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Math Help - Normal Approximation confusion

  1. #1
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    Normal Approximation confusion

    There is an example on the normal approximation for binomial distribution.
    Given n =10, p = 0.2.
    We calculate binomial distribution from k=0 to k=6.

    k=0: {10 \choose 0}p^0 q^10 = 0.1074

    k=1: {10 \choose 1}p^1 q^9 = 0.2684

    k=2: {10 \choose 2}p^2 q^8 = 0.3020
    ... and so on.

    The normal approximation is given as:

    K=0: 0.0904, 0.2307, 0.3154...... and so on.

    Ok, I've been trying to figure out how to arrive at normal approximations given above, but to no avail.

    Do I use: a_k = h*{ 1 \over {\sqrt{2 \pi}}} e^{{-0.5(kh)}^2}

    where h= {1 \over {\sqrt{2 \pi npq}}}


    For example,
    a_0 = { 1 \over {\sqrt{2 \pi}}} {1 \over {\sqrt{2 \pi 10*0.2*0.8}}} = 0.1258

    which is different from the answer given.
    I thank you for your comments. This is a particularly vexing problem, as I want to thoroughly understand the inner workigs of Normal Approximations.
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  2. #2
    Grand Panjandrum
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    Quote Originally Posted by chopet View Post
    There is an example on the normal approximation for binomial distribution.
    Given n =10, p = 0.2.
    We calculate binomial distribution from k=0 to k=6.

    k=0: {10 \choose 0}p^0 q^10 = 0.1074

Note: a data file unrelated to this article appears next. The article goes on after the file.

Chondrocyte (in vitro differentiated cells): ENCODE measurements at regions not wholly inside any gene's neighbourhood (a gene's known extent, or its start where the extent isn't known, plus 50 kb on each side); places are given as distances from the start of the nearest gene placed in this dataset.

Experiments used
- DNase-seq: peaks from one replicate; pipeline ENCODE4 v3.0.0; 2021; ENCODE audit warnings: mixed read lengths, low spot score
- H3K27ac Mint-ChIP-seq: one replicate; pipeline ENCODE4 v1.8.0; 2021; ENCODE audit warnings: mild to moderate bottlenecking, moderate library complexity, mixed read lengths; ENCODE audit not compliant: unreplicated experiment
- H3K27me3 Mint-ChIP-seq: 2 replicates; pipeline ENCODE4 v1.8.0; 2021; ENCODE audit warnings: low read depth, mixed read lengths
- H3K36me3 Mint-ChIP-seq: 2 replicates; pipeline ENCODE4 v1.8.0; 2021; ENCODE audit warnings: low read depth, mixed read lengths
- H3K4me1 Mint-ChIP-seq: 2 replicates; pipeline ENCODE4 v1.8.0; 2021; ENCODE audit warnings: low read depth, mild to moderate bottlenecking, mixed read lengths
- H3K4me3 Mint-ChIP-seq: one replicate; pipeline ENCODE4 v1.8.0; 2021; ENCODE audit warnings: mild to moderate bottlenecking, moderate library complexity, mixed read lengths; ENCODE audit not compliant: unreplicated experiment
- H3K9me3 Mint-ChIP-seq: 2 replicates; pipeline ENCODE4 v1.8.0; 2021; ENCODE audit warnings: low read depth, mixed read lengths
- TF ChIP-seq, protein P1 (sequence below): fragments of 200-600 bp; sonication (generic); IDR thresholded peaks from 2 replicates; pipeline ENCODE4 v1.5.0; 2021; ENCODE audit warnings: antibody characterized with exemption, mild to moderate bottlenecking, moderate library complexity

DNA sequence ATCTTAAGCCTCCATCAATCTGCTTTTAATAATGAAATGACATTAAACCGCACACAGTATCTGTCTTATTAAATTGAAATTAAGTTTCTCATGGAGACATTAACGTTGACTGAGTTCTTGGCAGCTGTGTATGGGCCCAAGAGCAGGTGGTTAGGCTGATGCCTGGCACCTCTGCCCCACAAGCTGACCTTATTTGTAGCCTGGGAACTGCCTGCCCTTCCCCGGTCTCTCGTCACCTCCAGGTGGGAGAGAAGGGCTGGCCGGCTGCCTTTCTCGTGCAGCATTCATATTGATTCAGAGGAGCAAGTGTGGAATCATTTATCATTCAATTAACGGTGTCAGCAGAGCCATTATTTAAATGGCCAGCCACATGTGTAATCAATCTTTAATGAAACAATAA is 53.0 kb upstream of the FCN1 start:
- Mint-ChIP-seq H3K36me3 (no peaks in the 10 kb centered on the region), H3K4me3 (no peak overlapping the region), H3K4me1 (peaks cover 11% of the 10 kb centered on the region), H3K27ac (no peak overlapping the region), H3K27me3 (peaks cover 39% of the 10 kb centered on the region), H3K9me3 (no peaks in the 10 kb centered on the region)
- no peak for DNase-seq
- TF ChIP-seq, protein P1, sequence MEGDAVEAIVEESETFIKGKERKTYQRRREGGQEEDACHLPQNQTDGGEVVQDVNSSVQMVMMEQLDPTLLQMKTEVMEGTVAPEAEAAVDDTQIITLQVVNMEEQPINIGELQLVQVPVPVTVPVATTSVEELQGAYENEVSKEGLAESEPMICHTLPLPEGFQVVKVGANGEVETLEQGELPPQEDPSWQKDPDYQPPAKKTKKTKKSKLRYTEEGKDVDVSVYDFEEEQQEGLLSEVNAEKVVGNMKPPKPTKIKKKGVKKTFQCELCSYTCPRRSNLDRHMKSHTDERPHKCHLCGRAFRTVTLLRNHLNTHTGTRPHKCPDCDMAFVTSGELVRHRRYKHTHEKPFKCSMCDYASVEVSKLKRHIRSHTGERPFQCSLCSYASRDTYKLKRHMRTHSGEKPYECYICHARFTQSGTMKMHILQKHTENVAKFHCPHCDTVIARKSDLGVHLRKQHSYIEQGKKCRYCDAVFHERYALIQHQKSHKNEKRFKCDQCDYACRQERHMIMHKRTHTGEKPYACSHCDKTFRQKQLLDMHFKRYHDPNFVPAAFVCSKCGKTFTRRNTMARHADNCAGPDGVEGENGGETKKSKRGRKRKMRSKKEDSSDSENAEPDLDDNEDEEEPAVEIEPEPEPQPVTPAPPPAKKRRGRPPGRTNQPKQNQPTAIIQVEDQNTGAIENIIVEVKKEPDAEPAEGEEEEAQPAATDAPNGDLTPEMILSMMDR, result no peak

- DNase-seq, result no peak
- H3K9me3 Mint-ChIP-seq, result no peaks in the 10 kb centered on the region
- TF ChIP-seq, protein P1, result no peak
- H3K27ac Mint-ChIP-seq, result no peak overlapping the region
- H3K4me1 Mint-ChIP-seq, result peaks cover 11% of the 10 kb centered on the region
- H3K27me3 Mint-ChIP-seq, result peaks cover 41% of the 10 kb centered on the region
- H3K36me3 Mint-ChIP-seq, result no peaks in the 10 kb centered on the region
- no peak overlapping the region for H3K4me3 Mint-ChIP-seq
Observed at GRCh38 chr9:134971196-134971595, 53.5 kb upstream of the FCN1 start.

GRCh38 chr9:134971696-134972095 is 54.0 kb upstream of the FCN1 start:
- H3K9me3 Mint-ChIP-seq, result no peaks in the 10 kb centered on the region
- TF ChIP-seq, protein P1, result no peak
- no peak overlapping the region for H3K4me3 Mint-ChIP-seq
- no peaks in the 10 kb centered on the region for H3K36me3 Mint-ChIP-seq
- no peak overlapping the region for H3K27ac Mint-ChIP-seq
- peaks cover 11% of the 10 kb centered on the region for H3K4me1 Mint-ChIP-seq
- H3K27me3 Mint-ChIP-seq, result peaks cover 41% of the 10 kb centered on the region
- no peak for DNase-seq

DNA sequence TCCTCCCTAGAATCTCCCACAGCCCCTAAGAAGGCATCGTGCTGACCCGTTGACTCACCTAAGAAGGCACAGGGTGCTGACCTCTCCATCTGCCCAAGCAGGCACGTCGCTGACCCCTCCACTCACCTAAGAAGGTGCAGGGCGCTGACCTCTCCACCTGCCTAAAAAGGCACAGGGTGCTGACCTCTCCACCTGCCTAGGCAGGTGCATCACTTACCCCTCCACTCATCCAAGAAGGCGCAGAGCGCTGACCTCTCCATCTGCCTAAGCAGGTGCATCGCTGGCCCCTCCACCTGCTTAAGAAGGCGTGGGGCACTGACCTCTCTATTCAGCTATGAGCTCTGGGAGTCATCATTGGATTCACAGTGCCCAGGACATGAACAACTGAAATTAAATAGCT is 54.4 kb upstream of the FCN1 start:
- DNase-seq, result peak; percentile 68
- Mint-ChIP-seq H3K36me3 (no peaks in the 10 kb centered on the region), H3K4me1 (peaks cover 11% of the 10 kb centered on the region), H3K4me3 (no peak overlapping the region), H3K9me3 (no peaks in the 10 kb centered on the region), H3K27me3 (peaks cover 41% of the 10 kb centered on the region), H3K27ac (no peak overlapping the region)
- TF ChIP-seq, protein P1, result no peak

k=1: {10 \choose 1}p^1 q^9 = 0.2684

    k=2: {10 \choose 2}p^2 q^8 = 0.3020
    ... and so on.

    The normal approximation is given as:

    K=0: 0.0904, 0.2307, 0.3154...... and so on.

    Ok, I've been trying to figure out how to arrive at normal approximations given above, but to no avail.

    Do I use: a_k = h*{ 1 \over {\sqrt{2 \pi}}} e^{{-0.5(kh)}^2}

    where h= {1 \over {\sqrt{2 \pi npq}}}


    For example,
    a_0 = { 1 \over {\sqrt{2 \pi}}} {1 \over {\sqrt{2 \pi 10*0.2*0.8}}} = 0.1258

    which is different from the answer given.
    I thank you for your comments. This is a particularly vexing problem, as I want to thoroughly understand the inner workigs of Normal Approximations.
    Doing it this way you should have:

     <br />
a_0=\frac{1}{\sqrt{2\pi}\sqrt{10\times 0.2 \times 0.8}}e^{-\frac{2}{1.6}}\approx 0.0904<br />

    But to do this correctly you really need:

     <br />
p(0)\approx P(0.5;np,npq)-P(-0.5;np,npq)<br />

    where P(x;\mu,\sigma^2) is the cumulative normal distribution with mean \mu and variance \sigma^2.

    RonL
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  3. #3
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    much appreciated.

    But what is the formula you applied to get:

    e^{-2 \over {1.6}}

    How does K=0 come in?
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  4. #4
    Grand Panjandrum
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    Quote Originally Posted by chopet View Post
    much appreciated.

    But what is the formula you applied to get:

    e^{-2 \over {1.6}}

    How does K=0 come in?
    The exponetial is of -(k-np)^2/(2npq), put k=0, n=10, p=0.2 and q=0.8

    RonL
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